Here, allow me to reshare with all of you where my courage took me this year. Know that you’ll be reading a lot of my memories with places, phases, and faces AKA emotional breakdowns, post-travel depressions, and how I see life in general. Enjoy the ride.

Friends from GK Enchanted Farm

Angat, Bulacan

My business trip to Bulacan is the first trip I had this year, and it led me to the magical world of Gawad Kalinga (GK) Enchanted Farm. I spent three days there and learned from the different social entrepreneurs around the world, listened and acquired wisdom from GK founder Tito Tony, spent time with the kids and the GK community, ate lots of farm-to-table meals, and well okay, gushed over western men who traded their fab life for the farm life to do good business and to be of help with GK’s mission to end poverty by 2024.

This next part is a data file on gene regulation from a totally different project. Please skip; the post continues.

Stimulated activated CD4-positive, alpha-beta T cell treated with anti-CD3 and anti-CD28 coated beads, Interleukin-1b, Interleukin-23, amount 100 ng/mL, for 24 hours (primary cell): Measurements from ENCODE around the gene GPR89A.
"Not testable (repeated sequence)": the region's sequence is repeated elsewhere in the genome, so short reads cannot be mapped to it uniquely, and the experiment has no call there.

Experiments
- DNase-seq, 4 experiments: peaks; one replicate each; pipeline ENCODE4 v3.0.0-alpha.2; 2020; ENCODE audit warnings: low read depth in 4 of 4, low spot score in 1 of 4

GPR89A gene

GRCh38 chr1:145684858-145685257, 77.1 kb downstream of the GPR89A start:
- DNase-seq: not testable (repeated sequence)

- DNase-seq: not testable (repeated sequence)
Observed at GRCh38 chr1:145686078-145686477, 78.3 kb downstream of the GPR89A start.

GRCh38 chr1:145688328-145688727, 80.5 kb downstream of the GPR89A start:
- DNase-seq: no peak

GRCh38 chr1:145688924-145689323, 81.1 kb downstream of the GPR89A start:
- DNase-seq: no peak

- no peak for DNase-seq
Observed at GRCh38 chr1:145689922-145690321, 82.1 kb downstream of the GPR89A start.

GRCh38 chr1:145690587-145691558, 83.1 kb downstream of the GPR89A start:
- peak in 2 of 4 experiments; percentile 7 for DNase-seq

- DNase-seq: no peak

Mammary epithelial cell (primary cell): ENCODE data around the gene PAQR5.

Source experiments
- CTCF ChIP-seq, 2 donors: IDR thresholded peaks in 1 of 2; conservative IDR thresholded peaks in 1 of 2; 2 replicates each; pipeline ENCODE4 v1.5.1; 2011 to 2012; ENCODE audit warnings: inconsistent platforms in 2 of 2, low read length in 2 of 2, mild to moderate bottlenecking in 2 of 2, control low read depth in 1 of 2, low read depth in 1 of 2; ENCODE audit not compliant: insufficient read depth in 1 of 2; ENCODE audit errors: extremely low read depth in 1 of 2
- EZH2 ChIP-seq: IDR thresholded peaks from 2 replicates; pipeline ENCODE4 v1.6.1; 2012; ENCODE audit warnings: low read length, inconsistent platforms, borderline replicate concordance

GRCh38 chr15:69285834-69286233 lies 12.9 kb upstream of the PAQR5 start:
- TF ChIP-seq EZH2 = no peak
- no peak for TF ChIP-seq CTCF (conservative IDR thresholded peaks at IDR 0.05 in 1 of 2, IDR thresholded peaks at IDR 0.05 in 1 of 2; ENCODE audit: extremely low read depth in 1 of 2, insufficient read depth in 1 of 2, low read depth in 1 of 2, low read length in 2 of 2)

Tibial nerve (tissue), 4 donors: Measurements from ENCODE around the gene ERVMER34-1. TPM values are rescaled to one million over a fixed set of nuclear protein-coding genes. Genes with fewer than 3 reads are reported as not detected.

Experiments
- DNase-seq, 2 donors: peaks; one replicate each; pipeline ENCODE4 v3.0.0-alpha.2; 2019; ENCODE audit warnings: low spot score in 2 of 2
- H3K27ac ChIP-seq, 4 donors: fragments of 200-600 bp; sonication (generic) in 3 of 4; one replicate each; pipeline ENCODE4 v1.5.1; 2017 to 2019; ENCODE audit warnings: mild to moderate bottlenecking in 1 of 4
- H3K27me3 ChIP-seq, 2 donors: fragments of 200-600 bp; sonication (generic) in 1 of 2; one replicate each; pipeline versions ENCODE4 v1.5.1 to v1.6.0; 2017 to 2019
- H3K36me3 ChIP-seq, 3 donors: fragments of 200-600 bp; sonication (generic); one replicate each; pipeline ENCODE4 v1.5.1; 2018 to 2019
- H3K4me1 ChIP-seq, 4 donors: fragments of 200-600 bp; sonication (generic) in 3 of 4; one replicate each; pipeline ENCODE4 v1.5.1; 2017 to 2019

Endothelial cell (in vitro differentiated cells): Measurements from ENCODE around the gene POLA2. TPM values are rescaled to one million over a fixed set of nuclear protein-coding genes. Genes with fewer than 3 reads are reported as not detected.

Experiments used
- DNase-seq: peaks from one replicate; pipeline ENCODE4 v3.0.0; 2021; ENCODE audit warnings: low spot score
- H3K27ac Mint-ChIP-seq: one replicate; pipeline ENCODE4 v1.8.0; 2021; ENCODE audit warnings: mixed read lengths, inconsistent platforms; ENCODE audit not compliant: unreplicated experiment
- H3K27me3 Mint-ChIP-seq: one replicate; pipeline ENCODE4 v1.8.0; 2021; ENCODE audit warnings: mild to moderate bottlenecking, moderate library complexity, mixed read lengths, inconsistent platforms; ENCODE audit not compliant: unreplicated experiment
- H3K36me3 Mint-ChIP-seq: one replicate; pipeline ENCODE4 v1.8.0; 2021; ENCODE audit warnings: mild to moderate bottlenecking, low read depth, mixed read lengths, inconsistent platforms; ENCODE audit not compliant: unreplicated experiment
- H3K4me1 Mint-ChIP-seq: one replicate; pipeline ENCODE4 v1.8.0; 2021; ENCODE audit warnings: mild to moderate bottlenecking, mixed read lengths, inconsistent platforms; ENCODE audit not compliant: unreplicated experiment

Starting off my journey this year at the GK Enchanted Farm shed a different kind of light to my perspective. It even gave me a three-month long separation anxiety, and you won’t understand why until you experience the farm for yourself. It’s a different world in there, I tell you.

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We luckily witnessed the sun set as we walked by the beach

Matabungkay, Batangas

March is the most miserable month of my year because of my grandfather’s death. I was unprepared for his eternal rest. I cried myself to sleep. I almost lived in his wake and in the cemetery. I lost the heart to do anything, but my college best friends were quick to lift my spirit up by pulling off a Batangas trip.

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Shoot outtake

Nagsasa Cove and Capones Island, Zambales

This Zambales trip with my workmates is the first and hopefully not the last getaway we will ever have. We went to Nagasasa Cove and Capones Island, and no matter how much we wanted to make it as leisurely as possible, work always win whenever we’re together. Thus, we decided to include the shoot we did in the glossies of the magazine, which I whole-heartedly wrote about!